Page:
Since our conversation that day, I have spent a lot of time thinking about those questions. Here is what I discovered. The first question is about talent. You have skills and abilities that can help others. Can you be the best in the world using them? Maybe, maybe not. Can you be the best you in the world using them? Absolutely! You are unique, and have a unique chance to make a difference only you can make—if you’re willing to get into your story.

The second question is about heart. Significance begins in the heart when we desire to make a difference. We see a need. We feel a hurt. We want to help. We act on it. Passion is the soul of significance. It’s the fuel. It’s the core.

The third question is about tools. No doubt you already have many resources at your disposal. My desire is that my book Intentional Living will be another one. It will show you the way so that you can become highly intentional and live a life that matters according to your heart and values.

4.  Stop Trying and Start Doing

There is enormous magic in the tiny word do. When we tell ourselves, “I’ll do it,” we unleash tremendous power. That act forges in us a chain of personal responsibility that ups our game: a desire to excel plus a sense of duty plus complete aliveness plus total dedication to getting done what has to be done. That equals commitment.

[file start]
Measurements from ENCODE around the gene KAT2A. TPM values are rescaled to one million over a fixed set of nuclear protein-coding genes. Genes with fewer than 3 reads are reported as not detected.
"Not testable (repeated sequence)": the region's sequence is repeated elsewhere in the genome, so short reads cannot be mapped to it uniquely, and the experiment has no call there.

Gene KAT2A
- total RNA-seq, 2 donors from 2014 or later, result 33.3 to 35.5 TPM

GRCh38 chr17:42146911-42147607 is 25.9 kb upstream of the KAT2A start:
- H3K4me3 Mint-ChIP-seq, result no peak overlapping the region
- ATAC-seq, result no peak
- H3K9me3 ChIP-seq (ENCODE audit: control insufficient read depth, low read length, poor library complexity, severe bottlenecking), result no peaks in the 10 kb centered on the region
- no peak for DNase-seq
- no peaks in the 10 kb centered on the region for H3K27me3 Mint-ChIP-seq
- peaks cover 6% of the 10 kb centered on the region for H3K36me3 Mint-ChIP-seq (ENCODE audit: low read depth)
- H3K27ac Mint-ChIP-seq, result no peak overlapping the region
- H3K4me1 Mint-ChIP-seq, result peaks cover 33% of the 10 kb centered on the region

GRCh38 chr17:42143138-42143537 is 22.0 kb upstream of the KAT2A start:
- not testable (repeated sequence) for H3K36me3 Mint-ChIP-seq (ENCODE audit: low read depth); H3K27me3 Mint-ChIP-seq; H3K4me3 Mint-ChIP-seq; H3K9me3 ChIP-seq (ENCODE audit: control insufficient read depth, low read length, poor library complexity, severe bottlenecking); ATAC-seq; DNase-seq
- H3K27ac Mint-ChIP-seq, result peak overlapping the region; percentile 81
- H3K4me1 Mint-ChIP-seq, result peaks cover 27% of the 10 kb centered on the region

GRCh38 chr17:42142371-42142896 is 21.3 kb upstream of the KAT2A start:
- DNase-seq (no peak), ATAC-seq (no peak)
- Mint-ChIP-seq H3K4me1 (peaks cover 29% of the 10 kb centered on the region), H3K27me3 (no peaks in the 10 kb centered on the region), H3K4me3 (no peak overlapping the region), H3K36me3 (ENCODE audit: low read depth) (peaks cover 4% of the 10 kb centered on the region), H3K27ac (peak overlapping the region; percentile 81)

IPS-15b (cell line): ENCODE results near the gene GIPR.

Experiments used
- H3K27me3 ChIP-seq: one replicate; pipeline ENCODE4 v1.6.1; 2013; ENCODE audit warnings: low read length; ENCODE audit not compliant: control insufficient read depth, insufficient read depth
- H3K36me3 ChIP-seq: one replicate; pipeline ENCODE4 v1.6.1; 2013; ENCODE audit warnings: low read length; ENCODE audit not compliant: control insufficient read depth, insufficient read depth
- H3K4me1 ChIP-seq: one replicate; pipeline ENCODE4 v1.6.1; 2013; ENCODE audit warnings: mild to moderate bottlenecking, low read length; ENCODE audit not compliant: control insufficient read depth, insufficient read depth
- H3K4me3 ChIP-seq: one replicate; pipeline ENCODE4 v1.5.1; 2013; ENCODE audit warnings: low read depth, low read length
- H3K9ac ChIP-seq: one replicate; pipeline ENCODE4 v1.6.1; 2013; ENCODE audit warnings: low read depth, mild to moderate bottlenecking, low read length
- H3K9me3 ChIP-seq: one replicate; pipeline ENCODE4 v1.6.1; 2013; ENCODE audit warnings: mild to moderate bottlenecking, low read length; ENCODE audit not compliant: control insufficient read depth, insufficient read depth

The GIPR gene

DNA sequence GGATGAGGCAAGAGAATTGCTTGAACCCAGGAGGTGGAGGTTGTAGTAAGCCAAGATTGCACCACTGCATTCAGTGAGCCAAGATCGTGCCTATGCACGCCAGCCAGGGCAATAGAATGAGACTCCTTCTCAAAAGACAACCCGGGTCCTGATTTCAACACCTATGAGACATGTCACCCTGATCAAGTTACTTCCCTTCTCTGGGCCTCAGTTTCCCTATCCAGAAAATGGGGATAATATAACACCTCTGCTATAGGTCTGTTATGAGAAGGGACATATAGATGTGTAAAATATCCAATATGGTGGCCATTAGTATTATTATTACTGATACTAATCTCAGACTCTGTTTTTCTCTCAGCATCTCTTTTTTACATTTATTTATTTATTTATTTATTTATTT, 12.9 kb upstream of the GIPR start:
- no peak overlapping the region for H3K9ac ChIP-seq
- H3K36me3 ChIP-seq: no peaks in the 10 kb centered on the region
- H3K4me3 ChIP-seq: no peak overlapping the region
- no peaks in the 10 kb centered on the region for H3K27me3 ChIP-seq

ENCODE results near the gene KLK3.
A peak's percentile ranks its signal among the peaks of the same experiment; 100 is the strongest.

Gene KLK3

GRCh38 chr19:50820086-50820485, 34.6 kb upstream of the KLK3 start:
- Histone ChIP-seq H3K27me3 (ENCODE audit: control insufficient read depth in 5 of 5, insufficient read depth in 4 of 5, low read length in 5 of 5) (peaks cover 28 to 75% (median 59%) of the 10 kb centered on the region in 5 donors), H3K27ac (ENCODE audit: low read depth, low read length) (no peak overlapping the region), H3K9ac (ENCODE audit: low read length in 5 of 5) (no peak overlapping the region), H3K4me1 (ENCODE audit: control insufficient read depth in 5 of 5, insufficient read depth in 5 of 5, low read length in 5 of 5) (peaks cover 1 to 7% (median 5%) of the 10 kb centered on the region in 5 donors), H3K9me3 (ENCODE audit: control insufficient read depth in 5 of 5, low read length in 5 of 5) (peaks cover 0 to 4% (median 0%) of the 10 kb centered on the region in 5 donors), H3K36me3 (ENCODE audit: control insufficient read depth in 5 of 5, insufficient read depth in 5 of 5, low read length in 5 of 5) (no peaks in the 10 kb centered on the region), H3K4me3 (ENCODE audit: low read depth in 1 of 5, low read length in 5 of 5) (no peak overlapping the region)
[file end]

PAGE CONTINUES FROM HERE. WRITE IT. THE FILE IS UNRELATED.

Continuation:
An attitude of doing also helps us to become who we were meant to be. It is this doing attitude that often leads to the things we were meant to do. While trying is filled with good intentions, doing is the result of intentional living.

As you read this article, you may be thinking, I’m not sure if I’m ready to make a commitment to creating such a significance story. It’s an understandable reservation. But what if it is the one thing holding you back from a remarkable life?

Steven Pressfield, author of The War of Art, identifies this reluctance. He calls it resistance. He writes, “There is a force resisting the beautiful things in the world, and too many of us are giving in.”

Choosing to live each day with intentionality and purpose helps us break through that resisting force, and the world needs that.

It needs for us to live our stories and contribute to the greater story that’s happening around us.

What story will you create?

~ Adapted from John C. Maxwell’s new book Intentional Living


I am thrilled to be able to publish the above from my mentor, John C. Maxwell.  If you’d like to find out more about Intentional Living, click below to order the book and participate in a 30-Day Journey to Transformational Living.  

All things new…

Katrina Volunteers